The house that I stayed at with my friends is located on Kealakekua Bay on the west side of Hawaii, the big island. That bay, which is the location of the Captain Cook monument, was hit by the tsunami from the March 11, 2011, Japanese earthquake. The pictures I saw online showed houses that had fronted on the ocean like mine, buckled in half and one was completely torn from its foundation and pulled into the bay where it floated before sinking.
My friend, Tim from Honolulu, took his sailboat out of the marina once he heard the tsunami was coming, and went out into the ocean where he stayed all night and part of the next day. He and his boat made it, and his current marina weathered the tsunami, but the marina where had had kept his boat last year was almost completely wrecked.
I worried about what had happened to our beautiful vacation home for about five days, and finally sent an email to the vacation rental company inquiring. I heard back from the daughter of the owners of the property, who live in California:
Thank you for your thoughts. The house was untouched- a miracle- but there were homes near Kealakekua bay that were swept into the bay. There is a big cleanup effort to help the marine life there. Thank you for your prayers. If you could write a brief comment on VRBO about your stay at the house, that would be great. Please ask Tim as well.
Dad had a heart attack and is at home recovering and Mom just fell a fractured her wrist. We never rented the house out until last year. We are trying so hard to keep it rented to great people like you to relieve the costs (i.e. like the tsunami insurance.)
That was a relief. Maybe I can return next year. One of my best vacations ever.
Proposed Change to the Presbyterian Book of Order to permit ordination of gays and lesbians
The Seattle Presbytery met and voted on the proposed change to the Book of Order which would permit the ordination of gays and lesbians on March 15, 2011. I was one of three voting delegates sent by my church. The meeting was at Steel Lake Presbyterian Church in Federal Way, so the three of us car pooled after work to make it to the meeting.
I would like to report that the change passed in our Presbytery, but I cannot. There were two hours of impassioned discussion by elders both pro and con. The majority speaking against the proposition were male, and many were about my age. Although I wanted to speak, I felt constrained by my lack of voice and instead, uncharacteristically. sat mute. However, while sitting there I reviewed the New Revised bible tucked in the pocket of pew ahead of me. As a speaker railed about how he was constrained by the word of God as revealed in the Bible to vote against the measure, I found this passage in the New Testament, in the sixth chapter of Luke and wondered how the Presbyterian church had been able to wriggle out of the plain wording of this direct quote from Jesus:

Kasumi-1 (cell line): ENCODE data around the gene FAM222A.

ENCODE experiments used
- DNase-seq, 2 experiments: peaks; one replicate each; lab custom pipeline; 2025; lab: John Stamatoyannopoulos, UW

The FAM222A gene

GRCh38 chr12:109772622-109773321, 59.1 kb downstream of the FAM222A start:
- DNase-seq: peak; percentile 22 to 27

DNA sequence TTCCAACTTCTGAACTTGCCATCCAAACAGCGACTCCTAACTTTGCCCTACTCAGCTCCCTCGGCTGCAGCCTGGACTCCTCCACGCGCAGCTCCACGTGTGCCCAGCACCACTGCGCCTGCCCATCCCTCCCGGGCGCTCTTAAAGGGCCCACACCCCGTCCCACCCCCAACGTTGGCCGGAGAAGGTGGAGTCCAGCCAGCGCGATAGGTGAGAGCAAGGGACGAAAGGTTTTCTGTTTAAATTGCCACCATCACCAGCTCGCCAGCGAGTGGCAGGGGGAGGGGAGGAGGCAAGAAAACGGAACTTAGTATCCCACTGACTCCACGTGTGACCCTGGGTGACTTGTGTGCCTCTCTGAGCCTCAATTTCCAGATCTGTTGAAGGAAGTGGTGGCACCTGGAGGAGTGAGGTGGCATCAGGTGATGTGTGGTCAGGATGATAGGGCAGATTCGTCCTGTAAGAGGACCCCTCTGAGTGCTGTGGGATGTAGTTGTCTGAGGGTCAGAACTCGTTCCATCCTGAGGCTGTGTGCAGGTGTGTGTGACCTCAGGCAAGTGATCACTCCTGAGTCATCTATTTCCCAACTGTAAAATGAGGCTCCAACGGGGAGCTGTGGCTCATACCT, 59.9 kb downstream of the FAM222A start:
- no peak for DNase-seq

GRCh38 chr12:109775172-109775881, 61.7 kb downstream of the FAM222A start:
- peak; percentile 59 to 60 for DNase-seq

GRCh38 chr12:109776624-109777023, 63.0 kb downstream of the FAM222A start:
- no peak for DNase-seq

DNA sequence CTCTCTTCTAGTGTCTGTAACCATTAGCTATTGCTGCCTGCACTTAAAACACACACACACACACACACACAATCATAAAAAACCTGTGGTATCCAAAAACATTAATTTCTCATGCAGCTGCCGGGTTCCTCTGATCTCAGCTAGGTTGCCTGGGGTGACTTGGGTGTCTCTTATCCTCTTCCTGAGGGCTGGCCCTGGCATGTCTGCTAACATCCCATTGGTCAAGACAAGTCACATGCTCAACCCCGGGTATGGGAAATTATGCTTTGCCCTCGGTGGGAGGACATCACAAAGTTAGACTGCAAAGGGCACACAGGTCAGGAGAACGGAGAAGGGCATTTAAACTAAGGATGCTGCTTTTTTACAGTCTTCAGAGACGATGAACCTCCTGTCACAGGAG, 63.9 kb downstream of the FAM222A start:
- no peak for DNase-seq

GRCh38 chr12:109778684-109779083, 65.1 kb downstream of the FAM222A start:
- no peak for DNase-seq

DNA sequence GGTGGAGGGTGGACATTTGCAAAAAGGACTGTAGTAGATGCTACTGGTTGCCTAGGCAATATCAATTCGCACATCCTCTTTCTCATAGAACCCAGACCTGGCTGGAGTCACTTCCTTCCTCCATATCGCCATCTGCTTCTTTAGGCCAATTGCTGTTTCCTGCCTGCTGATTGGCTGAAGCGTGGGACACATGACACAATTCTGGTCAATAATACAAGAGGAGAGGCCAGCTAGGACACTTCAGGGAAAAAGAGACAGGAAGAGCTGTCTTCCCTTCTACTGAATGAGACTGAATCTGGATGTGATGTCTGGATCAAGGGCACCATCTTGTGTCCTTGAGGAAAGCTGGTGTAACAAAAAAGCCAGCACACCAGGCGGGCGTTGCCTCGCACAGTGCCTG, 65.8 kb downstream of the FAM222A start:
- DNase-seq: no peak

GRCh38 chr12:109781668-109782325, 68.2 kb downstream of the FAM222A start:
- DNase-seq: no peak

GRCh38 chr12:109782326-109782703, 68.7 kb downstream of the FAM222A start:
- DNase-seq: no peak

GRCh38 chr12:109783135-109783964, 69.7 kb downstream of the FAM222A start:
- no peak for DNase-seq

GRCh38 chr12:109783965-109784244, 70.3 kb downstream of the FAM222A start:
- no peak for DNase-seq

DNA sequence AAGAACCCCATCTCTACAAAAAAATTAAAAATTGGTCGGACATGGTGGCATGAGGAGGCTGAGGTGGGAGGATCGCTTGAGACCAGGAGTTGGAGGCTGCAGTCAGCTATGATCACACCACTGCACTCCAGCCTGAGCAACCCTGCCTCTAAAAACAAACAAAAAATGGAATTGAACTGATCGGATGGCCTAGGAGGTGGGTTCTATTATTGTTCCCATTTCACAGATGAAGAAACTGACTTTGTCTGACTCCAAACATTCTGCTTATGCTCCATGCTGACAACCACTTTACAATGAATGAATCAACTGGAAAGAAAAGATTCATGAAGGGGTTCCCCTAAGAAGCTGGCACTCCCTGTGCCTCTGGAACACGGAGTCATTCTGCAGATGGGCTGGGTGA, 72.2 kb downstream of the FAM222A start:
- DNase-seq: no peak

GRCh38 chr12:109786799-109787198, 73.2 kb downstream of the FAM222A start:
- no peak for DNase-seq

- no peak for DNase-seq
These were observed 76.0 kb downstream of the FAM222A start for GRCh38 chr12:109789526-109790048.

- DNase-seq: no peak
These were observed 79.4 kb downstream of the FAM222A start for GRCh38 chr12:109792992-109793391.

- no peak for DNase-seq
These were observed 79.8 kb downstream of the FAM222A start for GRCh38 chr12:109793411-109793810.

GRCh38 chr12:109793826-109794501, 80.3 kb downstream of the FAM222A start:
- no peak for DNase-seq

18 ‘Anyone who divorces his wife and marries another commits adultery, and whoever marries a woman divorced from her husband commits adultery.I wanted to ask all the literalists, how many of them were divorced.
And then again, I wondered how they reconciled their positions with this statement from Second Peter:
18 Slaves, accept the authority of your masters with all deference, not only those who are kind and gentle but also those who are harsh. 19For it is to your credit if, being aware of God, you endure pain while suffering unjustly. 20If you endure when you are beaten for doing wrong, where is the credit in that? But if you endure when you do right and suffer for it, you have God’s approval. 21For to this you have been called, because Christ also suffered for you, leaving you an example, so that you should follow in his steps.
It is not so long ago that women were finally able to be ordained as ministers in the Presbyterian church. Perhaps that is why many of those speaking in favor of the change to the Book of Order were women. The final vote was 124 to 106 or something like that.
However, nationally, the measure appears to be headed for approval. If so, I expect that the Presbyterian Church will split again, probably along the lines that they split over slavery during the Civil War. Although the largest Presbyterian church in my Presbytery, University Presbyterian, seems headed that way, if their ministers have anything to say about it. What continues to perplex me is how many of the members of that church seem not to have been informed of this by their leadership.
Luke, chapter 5:
37 ‘Do not judge, and you will not be judged; do not condemn, and you will not be condemned. Forgive, and you will be forgiven; 38give, and it will be given to you. A good measure, pressed down, shaken together, running over, will be put into your lap; for the measure you give will be the measure you get back.’